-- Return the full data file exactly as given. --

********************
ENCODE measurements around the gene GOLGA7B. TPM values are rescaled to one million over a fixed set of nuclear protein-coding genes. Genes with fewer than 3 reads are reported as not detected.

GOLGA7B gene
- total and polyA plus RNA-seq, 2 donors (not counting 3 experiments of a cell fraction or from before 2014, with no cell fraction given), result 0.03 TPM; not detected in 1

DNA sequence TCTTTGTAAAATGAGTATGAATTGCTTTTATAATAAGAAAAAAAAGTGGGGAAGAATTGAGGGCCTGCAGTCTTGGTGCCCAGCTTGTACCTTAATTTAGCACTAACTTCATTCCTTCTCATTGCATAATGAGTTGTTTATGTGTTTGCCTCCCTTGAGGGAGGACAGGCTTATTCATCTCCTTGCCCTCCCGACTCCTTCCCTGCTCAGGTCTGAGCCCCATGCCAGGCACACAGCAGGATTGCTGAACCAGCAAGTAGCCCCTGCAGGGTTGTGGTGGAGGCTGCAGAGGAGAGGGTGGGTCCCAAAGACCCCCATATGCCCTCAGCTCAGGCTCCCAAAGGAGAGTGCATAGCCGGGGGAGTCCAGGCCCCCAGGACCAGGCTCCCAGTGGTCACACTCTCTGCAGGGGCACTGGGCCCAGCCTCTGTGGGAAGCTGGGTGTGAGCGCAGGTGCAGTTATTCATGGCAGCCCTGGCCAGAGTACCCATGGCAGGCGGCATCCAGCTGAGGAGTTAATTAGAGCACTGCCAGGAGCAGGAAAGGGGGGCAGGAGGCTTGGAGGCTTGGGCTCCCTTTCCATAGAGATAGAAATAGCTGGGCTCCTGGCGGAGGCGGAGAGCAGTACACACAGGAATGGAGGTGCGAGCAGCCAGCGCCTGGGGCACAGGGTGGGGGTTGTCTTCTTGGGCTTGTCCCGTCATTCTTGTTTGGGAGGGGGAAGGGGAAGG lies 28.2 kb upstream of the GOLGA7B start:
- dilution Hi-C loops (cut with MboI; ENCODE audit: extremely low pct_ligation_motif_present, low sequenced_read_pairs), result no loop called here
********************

ENCODE measurements around the gene GOLGA7B. TPM values are rescaled to one million over a fixed set of nuclear protein-coding genes. Genes with fewer than 3 reads are reported as not detected.

GOLGA7B gene
- total and polyA plus RNA-seq, 2 donors (not counting 3 experiments of a cell fraction or from before 2014, with no cell fraction given), result 0.03 TPM; not detected in 1

DNA sequence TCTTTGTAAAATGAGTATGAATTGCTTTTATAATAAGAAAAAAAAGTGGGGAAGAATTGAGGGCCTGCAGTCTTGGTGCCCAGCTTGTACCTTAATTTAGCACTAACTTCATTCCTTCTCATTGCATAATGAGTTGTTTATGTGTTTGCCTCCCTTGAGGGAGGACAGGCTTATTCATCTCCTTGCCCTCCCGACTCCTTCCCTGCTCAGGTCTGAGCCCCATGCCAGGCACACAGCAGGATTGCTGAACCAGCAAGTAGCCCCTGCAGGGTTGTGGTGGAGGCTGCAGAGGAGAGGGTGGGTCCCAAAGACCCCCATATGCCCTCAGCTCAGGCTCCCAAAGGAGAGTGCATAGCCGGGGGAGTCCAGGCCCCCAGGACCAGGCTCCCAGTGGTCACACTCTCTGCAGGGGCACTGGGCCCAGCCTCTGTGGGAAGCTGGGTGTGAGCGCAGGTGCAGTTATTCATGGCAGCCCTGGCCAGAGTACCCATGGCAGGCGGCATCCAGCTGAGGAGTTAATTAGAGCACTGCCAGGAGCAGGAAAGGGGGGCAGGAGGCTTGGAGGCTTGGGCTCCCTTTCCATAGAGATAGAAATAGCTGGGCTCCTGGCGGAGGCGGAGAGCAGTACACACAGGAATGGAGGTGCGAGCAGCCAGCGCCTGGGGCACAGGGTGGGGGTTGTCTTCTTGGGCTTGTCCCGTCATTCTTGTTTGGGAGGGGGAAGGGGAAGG lies 28.2 kb upstream of the GOLGA7B start:
- dilution Hi-C loops (cut with MboI; ENCODE audit: extremely low pct_ligation_motif_present, low sequenced_read_pairs), result no loop called here